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Steve Reich WTC 9/11 / Mallet Quartet / Dance Patterns Review

Album. Released 2011.  

BBC Review

WTC 9/11 simply doesn’t have the structural cohesion or magnitude of Different Trains.

Andrew Mellor 2011

However the enterprising people at Nonesuch try to dress it up, the majority of the content on this disc bears no relation to the attacks on the World Trade Center, and some of it was recorded as much as seven years ago. The logistics have clearly proved a headache for those charged with the production of a viable product, and unfortunately it shows.

The main reason being that Steve Reich’s musical commemoration of the September 11 attacks, WTC 9/11, simply isn’t long enough. That might sound like a lazy and irrelevant jibe, but the scale of the piece has a real effect on its emotional and musicological residue. Next to its obvious model Different Trains, the work feels stifled and underdeveloped.

Reich is as eloquent as ever in the nuts-and-bolts music of WTC 9/11. The exploration of the tiny inflections of sampled speech and Reich’s skilful knitting of the voices to one another – of air traffic controllers, emergency service personnel, the composer’s own Manhattan neighbours and a woman who kept vigil over the makeshift morgues – is unfailingly moving.

Even his sampling of the voices, with even more references to the mixing and cutting techniques used in contemporary dance music, entirely bypasses the crass. That, and the Kronos Quartet, taking all three quartet parts, plays with beautiful humanity and effortless nuance. But there’s no getting away from the fact that WTC 9/11 simply doesn’t have the structural cohesion or magnitude of Different Trains – a comparison which Reich fans will inevitably draw.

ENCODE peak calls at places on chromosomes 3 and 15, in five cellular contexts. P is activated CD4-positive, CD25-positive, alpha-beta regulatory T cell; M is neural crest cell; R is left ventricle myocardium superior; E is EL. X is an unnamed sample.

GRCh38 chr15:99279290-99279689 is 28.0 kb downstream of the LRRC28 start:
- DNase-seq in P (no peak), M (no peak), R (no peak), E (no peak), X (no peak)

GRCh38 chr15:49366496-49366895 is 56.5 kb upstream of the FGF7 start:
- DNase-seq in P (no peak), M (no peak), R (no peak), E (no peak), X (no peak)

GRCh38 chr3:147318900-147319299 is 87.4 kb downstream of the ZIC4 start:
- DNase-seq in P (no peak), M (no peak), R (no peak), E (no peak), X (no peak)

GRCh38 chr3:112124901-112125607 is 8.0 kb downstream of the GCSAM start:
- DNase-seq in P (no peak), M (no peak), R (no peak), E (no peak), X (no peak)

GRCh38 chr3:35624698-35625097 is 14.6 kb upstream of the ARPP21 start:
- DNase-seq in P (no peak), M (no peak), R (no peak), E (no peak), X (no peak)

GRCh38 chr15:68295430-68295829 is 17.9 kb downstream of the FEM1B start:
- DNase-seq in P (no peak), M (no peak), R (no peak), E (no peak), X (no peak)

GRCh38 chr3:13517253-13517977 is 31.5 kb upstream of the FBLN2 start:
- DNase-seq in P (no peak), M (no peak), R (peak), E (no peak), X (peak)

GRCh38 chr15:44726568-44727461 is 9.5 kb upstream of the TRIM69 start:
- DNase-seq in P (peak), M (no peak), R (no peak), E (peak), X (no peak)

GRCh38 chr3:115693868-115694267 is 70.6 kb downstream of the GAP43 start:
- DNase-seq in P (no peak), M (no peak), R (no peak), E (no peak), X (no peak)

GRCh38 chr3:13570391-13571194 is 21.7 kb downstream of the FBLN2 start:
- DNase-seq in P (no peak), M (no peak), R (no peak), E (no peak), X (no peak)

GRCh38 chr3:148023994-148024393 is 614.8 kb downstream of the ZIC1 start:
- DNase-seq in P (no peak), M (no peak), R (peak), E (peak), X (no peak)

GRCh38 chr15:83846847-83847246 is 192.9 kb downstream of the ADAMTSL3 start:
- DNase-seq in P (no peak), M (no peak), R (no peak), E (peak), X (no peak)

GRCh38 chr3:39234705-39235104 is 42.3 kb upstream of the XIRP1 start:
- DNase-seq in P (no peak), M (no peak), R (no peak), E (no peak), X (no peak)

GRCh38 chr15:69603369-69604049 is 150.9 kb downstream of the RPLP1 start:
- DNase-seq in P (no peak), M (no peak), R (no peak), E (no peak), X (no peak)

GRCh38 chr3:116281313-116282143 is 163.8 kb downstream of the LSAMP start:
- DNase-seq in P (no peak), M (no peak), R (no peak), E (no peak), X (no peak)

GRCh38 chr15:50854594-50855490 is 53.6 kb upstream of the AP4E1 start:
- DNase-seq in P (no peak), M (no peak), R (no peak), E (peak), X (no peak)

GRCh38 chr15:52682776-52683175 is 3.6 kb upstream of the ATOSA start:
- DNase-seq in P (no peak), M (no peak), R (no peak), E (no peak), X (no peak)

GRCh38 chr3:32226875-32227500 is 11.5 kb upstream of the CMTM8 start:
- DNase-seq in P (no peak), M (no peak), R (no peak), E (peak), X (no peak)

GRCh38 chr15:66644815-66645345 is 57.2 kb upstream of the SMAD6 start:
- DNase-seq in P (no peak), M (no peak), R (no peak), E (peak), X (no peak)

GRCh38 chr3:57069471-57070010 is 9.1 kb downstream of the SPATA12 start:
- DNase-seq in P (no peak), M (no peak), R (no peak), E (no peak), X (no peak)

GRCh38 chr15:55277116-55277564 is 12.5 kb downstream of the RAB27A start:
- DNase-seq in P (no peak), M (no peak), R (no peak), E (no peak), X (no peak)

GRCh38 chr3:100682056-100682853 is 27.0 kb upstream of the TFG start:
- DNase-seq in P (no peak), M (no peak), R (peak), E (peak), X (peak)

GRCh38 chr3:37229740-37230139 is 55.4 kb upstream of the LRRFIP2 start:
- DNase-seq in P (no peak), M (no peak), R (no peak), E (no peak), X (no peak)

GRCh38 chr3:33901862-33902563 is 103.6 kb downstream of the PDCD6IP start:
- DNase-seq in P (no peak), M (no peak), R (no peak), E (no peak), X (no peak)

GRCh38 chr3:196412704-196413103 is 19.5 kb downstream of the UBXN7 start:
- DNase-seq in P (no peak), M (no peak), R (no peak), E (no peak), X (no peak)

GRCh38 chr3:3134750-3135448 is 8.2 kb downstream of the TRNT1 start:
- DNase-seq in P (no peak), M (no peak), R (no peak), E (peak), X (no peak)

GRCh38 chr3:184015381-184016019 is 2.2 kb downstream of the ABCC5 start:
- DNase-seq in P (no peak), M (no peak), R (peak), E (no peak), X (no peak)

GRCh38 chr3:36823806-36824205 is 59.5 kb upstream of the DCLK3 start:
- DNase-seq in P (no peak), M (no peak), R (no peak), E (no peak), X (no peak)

The fillers – or rather, the works that WTC 9/11 fills for – are pretty much unfaultable in concept and execution. The 2009 Mallet Quartet sounds like vintage Reich: a smooth minimalist sheen on the surface which belies structures that are beguilingly complex, the timbres of dull and bright tuned percussion instruments nourishing each other. Sō Percussion have it nailed, finding both the inner glow and the outer edge, and never letting the tapestry lapse into the flat or routine. Dance Patterns (2002) is less pure; a shape-shifting reflection of bodily choreography that’s notably more angular and would have proved a nice link between the two other works on the disc, rather than placed last. In fact, its very presence on this disc – in a 2004 performance from Reich and his own ensemble – feels like something of an afterthought.

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